In 95% of those cases, the criminals were looking for the arrow key, says Albergo.

Paul Benda, senior vice president of operational risk and cybersecurity at the American Bankers Association, has recently commented that “the mail system isn’t as secure as everyone thought it was,” adding that an audit report in 2020 found that Postal Service management controls over arrow keys were “ineffective,” increasing the risk that lost or stolen keys are not detected before they are used.

There have also been reported cases of postal employees being recruited by organized criminals to steal checks at sorting and distribution centers. In other instances, postal carriers have been robbed at gunpoint for their keys.

II. The ecosystem of a stolen check

The Evidence-Based Cybersecurity Research Group at Georgia State University, calls the modern check fraud ecosystem “an elaborate supply chain”.

Whereas stealing checks was once a small-scale operation – criminals pilfering a check or two from residential mailboxes – a whole new group of perpetrators have moved in on the scene. Check fraud, he says, now resembles a much larger-scale enterprise, often with the involvement of organized crime.

Check Fraud Criminals

1. The Initial Perpetrator

Motivations and profiles of check thieves

The overwhelming motivation for each person in the check fraud supply chain is financial. Check fraud is big business.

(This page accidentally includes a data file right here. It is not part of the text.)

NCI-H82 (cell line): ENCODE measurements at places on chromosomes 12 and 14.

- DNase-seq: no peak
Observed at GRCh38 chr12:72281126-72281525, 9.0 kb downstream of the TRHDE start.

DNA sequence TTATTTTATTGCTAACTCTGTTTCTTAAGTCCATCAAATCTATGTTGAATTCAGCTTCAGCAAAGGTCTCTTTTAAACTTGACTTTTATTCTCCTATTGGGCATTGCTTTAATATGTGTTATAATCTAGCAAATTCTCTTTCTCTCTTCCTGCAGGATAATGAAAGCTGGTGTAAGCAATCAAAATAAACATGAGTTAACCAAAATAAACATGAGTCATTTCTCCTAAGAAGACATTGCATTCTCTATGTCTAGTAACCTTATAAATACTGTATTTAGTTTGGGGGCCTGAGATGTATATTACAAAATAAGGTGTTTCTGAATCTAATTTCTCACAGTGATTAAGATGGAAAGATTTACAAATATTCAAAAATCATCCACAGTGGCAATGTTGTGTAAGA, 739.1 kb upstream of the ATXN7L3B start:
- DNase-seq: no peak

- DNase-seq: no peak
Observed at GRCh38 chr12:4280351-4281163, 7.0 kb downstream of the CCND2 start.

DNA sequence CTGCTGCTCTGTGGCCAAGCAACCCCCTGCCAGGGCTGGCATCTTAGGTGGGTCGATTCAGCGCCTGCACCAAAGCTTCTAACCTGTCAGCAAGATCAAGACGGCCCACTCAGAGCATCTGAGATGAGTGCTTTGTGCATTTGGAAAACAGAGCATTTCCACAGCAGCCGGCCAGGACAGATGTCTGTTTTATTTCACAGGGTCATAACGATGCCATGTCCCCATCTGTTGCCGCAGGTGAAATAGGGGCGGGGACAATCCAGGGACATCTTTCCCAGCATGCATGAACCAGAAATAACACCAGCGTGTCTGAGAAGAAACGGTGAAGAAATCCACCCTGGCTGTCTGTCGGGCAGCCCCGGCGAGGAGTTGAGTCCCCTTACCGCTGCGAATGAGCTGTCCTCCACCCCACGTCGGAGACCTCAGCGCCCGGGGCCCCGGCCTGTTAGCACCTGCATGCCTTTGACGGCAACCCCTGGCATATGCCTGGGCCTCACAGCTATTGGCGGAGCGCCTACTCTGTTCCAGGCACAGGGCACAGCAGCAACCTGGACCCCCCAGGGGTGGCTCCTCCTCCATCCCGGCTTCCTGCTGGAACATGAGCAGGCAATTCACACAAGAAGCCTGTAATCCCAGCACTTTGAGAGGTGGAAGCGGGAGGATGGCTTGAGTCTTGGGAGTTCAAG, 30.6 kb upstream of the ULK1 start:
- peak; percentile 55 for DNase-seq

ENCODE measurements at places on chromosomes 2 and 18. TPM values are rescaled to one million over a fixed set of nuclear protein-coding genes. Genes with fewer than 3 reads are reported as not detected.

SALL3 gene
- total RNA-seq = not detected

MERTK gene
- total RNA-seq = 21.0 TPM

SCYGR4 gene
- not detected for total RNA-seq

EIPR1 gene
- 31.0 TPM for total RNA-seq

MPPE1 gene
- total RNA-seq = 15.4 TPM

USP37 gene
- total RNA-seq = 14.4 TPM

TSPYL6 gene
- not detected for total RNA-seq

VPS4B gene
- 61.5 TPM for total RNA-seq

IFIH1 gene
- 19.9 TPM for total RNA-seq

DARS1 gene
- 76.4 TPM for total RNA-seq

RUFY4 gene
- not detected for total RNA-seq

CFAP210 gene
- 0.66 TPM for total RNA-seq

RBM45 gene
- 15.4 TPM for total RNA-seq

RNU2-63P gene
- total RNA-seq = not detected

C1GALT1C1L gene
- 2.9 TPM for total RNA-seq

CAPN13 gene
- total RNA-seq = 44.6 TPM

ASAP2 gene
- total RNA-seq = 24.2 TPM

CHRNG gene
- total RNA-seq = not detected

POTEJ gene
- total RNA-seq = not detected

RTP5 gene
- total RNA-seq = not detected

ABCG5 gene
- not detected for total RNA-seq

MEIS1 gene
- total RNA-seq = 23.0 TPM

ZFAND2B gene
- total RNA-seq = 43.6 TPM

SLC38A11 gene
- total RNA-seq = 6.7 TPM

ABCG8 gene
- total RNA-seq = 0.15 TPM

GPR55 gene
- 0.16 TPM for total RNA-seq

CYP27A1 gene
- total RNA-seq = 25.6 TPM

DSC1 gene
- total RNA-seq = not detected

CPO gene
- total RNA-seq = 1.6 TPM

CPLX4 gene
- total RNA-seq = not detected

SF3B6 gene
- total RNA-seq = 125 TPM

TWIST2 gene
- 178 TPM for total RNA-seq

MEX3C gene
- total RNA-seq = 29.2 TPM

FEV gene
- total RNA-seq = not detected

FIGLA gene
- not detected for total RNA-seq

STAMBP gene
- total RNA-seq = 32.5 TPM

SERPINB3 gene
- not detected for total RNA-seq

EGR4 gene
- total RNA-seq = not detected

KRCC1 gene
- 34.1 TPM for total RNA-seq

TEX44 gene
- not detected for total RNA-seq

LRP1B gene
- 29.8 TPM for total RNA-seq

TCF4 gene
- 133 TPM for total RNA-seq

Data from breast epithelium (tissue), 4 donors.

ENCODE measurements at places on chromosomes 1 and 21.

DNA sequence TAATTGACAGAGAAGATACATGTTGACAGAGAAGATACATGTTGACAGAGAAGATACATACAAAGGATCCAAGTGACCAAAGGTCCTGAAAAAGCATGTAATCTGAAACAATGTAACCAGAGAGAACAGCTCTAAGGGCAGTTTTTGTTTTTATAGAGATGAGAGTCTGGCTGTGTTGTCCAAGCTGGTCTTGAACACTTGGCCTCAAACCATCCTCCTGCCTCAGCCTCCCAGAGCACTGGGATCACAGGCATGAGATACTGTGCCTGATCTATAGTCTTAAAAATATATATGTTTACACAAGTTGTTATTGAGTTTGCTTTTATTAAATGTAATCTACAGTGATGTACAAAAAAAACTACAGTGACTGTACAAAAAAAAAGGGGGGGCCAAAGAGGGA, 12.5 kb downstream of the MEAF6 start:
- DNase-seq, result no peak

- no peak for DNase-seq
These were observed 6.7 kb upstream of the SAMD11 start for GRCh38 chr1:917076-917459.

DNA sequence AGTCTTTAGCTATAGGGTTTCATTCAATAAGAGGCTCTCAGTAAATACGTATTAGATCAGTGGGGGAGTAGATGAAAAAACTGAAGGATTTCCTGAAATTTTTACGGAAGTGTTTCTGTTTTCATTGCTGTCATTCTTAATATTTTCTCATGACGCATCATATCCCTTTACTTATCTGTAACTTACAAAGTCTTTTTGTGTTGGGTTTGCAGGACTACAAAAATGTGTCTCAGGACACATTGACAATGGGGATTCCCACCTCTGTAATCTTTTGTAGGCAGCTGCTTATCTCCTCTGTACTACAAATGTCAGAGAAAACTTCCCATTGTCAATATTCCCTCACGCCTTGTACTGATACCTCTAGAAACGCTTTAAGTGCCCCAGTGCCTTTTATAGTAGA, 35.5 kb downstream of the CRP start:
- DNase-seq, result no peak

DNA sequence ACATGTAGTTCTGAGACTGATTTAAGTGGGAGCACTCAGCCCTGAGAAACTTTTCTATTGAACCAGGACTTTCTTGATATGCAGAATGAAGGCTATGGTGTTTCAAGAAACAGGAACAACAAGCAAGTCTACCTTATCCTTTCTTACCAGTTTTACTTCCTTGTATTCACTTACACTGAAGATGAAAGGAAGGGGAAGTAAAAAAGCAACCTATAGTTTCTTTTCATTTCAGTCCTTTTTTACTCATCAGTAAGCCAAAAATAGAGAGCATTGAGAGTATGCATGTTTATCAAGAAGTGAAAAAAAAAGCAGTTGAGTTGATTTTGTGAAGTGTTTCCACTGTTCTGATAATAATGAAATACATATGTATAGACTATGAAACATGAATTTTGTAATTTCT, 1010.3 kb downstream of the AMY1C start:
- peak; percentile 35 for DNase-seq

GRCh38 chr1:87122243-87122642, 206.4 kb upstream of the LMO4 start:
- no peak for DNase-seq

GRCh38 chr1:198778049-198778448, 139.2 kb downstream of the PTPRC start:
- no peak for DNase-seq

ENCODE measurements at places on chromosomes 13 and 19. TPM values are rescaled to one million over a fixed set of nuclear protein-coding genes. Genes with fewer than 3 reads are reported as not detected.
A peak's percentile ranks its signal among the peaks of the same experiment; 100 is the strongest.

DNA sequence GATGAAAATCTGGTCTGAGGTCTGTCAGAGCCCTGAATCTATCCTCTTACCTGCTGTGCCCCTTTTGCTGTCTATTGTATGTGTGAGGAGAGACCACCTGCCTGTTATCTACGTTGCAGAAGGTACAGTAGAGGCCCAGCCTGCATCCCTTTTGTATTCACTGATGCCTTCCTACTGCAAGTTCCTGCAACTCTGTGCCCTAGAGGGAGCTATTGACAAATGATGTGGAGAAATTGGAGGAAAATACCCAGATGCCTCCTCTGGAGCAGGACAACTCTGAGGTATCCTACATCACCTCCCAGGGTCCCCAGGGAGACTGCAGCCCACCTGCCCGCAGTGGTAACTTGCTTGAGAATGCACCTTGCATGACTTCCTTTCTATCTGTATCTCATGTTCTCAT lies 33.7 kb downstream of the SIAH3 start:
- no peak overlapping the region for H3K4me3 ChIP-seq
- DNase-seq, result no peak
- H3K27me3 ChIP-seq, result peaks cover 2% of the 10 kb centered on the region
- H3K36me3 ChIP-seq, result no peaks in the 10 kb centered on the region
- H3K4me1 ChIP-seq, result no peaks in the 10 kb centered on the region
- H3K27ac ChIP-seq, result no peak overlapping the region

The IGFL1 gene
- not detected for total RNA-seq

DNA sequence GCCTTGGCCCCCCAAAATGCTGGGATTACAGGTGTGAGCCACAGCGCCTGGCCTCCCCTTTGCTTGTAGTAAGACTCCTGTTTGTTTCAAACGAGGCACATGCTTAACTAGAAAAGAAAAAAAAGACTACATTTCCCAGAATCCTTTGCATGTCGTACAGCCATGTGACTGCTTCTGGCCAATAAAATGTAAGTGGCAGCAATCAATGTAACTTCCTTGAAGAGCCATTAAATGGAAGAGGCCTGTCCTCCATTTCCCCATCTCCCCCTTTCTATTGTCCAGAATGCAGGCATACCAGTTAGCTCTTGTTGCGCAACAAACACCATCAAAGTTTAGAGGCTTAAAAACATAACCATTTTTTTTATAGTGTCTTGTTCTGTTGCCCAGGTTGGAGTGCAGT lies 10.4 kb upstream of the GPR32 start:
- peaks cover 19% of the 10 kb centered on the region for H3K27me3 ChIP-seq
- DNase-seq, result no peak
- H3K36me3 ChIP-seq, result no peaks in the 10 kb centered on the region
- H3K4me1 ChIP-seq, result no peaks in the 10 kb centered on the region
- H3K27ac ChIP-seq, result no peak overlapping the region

According to the FBI, 70% of U.S. organizations reported instances of check fraud during 2021, resulting in losses totaling more than $18 billion.  And this upward trend shows no sign of slowing, with check fraud losses predicted to hit the $24 billion mark by the end of 2023.

It was reported in early 2022 that the prices being paid for stolen checks were typically $175 for personal checks and $250 for business ones with transactions usually made in Bitcoin. When checks are being stolen in such large numbers, it’s easy to see how the numbers can quickly add up.

For the initial perpetrator – the check thief – there is an almost guaranteed market for their stolen goods. In what many see as a key contributor to the record high rates of check fraud, there are easy ways of connecting to that market thanks to the proliferation of online platforms and encrypted messaging apps.

Techniques for obtaining personal information

For a stolen check to be successfully cashed, criminals require more than just the check itself: they may also need to obtain information about the recipient.

While techniques required for obtaining a check are more traditional – stealing items from mailboxes, offices, homes, purses or apartment building mailrooms – the techniques required to obtain personally identifiable information (PII) are usually more sophisticated.

The modern thief may need to know how to: skim devices on ATMs or point-of-sale terminals; operate phishing or social engineering scams, or; hack into financial institutions and databases.

2. The Broker

Once a thief has stolen checks and personal information in their possession, they will most likely sell them on to a broker – someone who acts as a middleperson and establishes a check trafficking network. With the help of encrypted messaging channels, the broker can connect with a forger who will be looking to acquire genuine, signed checks to ‘wash’.

3. The Forger 

The role of the forger is to alter or counterfeit the stolen checks. Using a technique known as ‘check washing’, a forger will use easy-to-purchase chemicals, such as nail polish remover, to undetectably erase the original check amount and the intended payee’s name. With this information removed, the forger is then free to rewrite the check for a new sum – hundreds or thousands of dollars higher than the original amount – to whichever new payee name they choose.